There are still plenty of pundits posting articles on why or how Obama won the election. Several writers are making a big deal about the amount of money raised by Obama (implying that illicit means were used), and that the electorate was uniformed or just plain stupid.
One website features video exit interviews outside a polling place. The point is made that voters knew far more about gossipy matters such as Sarah Palin’s wardrobe, than anything substantive on the issues. In addition, they seemed to know almost nothing about the candidates. Since nearly all of those interviewed said that they voted for Obama, the implication is that Obama was able to rally all the fools into his camp, and this was more than enough to tip the balance in his favor.
The problem with this argument is that the electorate has always been less than well-informed on the issues. Moreover, with the advent of television, physical appearance of the candidate has become much more important. For example, in the debate between JFK and Nixon, most of those who listened on the radio though that Nixon won, while the majority of those who watched it on TV felt that Kennedy had won. Nixon’s famous five o’clock shadow did him in. By the standards of the time, whereby TV had not yet been properly factored in, Nixon had been favored to win the election.
Another problem with the “fools” argument is that no decision that anyone makes in their entire lifetime is completely rational. Far from it: Most decisions are based largely on emotion.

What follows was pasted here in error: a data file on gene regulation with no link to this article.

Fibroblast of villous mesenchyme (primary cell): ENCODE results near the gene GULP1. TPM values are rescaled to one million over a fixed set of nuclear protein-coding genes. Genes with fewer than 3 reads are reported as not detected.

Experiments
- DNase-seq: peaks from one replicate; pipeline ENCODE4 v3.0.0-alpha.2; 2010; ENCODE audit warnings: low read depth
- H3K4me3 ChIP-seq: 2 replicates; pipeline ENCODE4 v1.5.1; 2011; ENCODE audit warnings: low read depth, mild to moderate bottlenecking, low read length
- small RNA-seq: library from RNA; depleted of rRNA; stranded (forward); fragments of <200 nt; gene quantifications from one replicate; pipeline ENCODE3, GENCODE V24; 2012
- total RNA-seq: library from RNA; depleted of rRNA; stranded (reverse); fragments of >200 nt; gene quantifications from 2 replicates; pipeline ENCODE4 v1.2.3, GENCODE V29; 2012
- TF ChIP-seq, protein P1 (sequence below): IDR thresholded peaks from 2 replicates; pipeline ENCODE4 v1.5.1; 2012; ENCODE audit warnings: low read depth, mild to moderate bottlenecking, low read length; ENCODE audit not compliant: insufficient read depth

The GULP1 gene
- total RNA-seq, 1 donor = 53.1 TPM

In a classic example, when Toyota was setting its sights on the luxury car market in America, they contacted a number of loyal Mercedes owners, giving them the chance to try out their new model (which would become the Lexus) at no cost except for the gasoline, for 30 days. At the end of the evaluation, the subjects were interviewed. They were asked to rate the new Toyota versus their Mercedes in several aspects of performance, comfort, and reliability.
The Toyota overwhelmingly beat out the Mercedes. Yet, when the subjects were asked if they would purchase one of the new Toyotas, virtually none of them answered “yes.” A typical remark was on the order of, “Yes, the Toyota is better in every way, but I just can’t bring myself to change from my Mercedes.”
In the 1964 election, Barry Goldwater promoted himself as a “choice, not an echo,” and that he surely was. While LBJ was going to expand his Great Society, and claimed to favor only a “limited” war in Vietnam, Goldwater wanted to cut back the ever-growing social programs, and advocated a more aggressive strategy in Vietnam. Now, 44 years later, and with 20/20 hindsight, few—except the most ardent liberal—will even attempt to dispute that Goldwater was onto something.
However, at the time, it was easy for the Dems to portray Goldwater as a dangerous ideologue and racist, and emotions drove LBJ to a landslide victory.
Of course, there was another element working against Goldwater: He was a terrible candidate, prone to making off-the-cuff remarks that would only work against him. At one rally, in which nearly everyone present was a supporter, the crowd began to chant, “We want Barry, we want Barry.” This went on for a few minutes, as an impatient Goldwater approached the podium, and said, “Well, if you’ll just shut up, you can have him!”
Although McCain did not get crushed anywhere near as badly as did Goldwater, he was also a terrible candidate, who could simply not inspire a crowd. And, with the exception of his pro-life position—which many say was forced on him years ago by the party— he articulated no differences between himself and Obama.
Thus, it all comes down to one simple thing: Field a good candidate! Does anyone think that Jimmy Carter or Walter Mondale could have defeated Ronald Reagan if they had seriously outspent him? Could the self-righteous Leftie blowhard (and Alger Hiss supporter) Adlai Stevenson have avoided his crushing defeats by Eisenhower with more money?
Hardly. Get a good candidate who stands for something, and he will always win.